We are free to use any sort of normalization procedure we wish (periodic boundary conditions, infinite Dirac, …)

Angular momentum.

HOMEWORK: go through the steps to understand how to formulate \boldsymbol{\nabla}^2 in spherical polar coordinates. This is a lot of work, but is good practice and background for dealing with the Hydrogen atom, something with spherical symmetry that is most naturally analyzed in the spherical polar coordinates.

In spherical coordinates (We won’t go through this here, but it is good practice) with

\begin{aligned}x &= r \sin\theta \cos\phi \\ y &= r \sin\theta \sin\phi \\ z &= r \cos\theta\end{aligned}

we have with u = u(r,\theta, \phi)

\begin{aligned}-\frac{\hbar^2}{2m} \left( \frac{1}{{r}} \partial_{rr} (r u) +  \frac{1}{{r^2 \sin\theta}} \partial_\theta (\sin\theta \partial_\theta u) + \frac{1}{{r^2 \sin^2\theta}} \partial_{\phi\phi} u \right)&= E u\end{aligned}

We see the start of a separation of variables attack with u = R(r) Y(\theta, \phi). We end up with

\begin{aligned}-\frac{\hbar^2}{2m} &\left( \frac{r}{R} (r R')' +  \frac{1}{{Y \sin\theta}} \partial_\theta (\sin\theta \partial_\theta Y) + \frac{1}{{Y \sin^2\theta}} \partial_{\phi\phi} Y \right) \\ \end{aligned}

\begin{aligned}r (r R')' + \left( \frac{2m E}{\hbar^2} r^2 - \lambda \right) R &= 0\end{aligned}

\begin{aligned}\frac{1}{{Y \sin\theta}} \partial_\theta (\sin\theta \partial_\theta Y) + \frac{1}{{Y \sin^2\theta}} \partial_{\phi\phi} Y &= -\lambda\end{aligned}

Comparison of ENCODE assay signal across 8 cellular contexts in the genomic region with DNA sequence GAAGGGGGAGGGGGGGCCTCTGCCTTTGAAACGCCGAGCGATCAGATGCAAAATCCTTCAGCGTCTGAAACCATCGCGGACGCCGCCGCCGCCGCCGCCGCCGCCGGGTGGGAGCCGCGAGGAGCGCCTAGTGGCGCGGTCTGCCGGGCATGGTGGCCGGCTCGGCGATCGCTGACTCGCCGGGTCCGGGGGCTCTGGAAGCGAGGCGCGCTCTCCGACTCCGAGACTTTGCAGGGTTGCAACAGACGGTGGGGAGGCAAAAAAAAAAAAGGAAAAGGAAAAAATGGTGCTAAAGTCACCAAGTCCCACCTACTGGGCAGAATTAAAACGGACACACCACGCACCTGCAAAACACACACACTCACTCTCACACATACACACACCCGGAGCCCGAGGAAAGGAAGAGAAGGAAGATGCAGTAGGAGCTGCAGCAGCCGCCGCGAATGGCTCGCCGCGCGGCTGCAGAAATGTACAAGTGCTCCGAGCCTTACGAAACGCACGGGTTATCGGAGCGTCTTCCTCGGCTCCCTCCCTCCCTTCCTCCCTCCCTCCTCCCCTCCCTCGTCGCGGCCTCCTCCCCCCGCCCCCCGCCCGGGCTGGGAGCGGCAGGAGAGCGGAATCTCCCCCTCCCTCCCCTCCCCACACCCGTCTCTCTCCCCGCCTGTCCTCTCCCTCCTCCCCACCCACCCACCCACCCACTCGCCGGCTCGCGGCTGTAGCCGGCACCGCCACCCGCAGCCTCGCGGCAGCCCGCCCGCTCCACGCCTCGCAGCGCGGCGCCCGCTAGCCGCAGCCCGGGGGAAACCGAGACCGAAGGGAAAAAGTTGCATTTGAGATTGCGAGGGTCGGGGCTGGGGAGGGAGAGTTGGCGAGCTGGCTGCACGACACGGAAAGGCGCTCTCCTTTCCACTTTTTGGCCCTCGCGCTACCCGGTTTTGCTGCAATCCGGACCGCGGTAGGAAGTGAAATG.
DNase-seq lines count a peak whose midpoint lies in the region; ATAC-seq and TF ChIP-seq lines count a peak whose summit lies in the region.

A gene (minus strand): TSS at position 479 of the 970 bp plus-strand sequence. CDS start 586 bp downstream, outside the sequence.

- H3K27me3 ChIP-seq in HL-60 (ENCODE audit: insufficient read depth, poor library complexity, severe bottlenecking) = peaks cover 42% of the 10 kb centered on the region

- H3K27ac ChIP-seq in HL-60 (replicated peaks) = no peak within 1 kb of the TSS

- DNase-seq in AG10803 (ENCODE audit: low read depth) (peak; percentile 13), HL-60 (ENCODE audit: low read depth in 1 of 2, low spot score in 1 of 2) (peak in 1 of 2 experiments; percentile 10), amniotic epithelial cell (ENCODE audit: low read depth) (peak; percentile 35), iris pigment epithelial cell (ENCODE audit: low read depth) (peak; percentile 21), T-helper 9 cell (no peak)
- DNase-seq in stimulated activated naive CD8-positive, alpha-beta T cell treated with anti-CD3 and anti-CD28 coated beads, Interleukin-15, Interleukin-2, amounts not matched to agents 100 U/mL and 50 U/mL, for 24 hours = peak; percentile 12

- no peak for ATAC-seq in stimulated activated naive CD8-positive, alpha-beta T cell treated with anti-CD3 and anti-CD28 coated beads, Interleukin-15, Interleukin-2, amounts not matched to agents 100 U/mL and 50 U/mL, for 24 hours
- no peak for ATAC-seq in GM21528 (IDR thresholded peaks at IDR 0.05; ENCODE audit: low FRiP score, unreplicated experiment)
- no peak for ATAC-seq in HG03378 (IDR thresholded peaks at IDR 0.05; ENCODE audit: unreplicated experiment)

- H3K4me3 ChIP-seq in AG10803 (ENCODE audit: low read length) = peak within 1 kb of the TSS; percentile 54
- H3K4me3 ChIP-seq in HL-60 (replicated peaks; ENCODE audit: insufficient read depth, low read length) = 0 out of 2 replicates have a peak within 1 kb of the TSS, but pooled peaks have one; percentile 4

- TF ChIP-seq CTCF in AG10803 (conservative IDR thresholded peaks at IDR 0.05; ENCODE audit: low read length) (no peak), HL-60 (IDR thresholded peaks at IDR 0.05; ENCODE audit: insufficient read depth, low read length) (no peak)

Application of separation of variables again, with Y = P(\theta) Q(\phi) gives us

\begin{aligned}\frac{1}{{P \sin\theta}} \partial_\theta (\sin\theta \partial_\theta P) + \frac{1}{{Q \sin^2\theta}} \partial_{\phi\phi} Q &= -\lambda \end{aligned}

\begin{aligned}\frac{\sin\theta}{P } \partial_\theta (\sin\theta \partial_\theta P) +\lambda  \sin^2\theta+ \frac{1}{{Q }} \partial_{\phi\phi} Q &= 0\end{aligned}

\begin{aligned}\frac{\sin\theta}{P } \partial_\theta (\sin\theta \partial_\theta P) + \lambda \sin^2\theta - \mu = 0\frac{1}{{Q }} \partial_{\phi\phi} Q &= -\mu\end{aligned}


\begin{aligned}\frac{1}{P \sin\theta} \partial_\theta (\sin\theta \partial_\theta P) +\lambda -\frac{\mu}{\sin^2\theta} &= 0\end{aligned} \hspace{\stretch{1}}(1.1)

\begin{aligned}\partial_{\phi\phi} Q &= -\mu Q\end{aligned} \hspace{\stretch{1}}(1.2)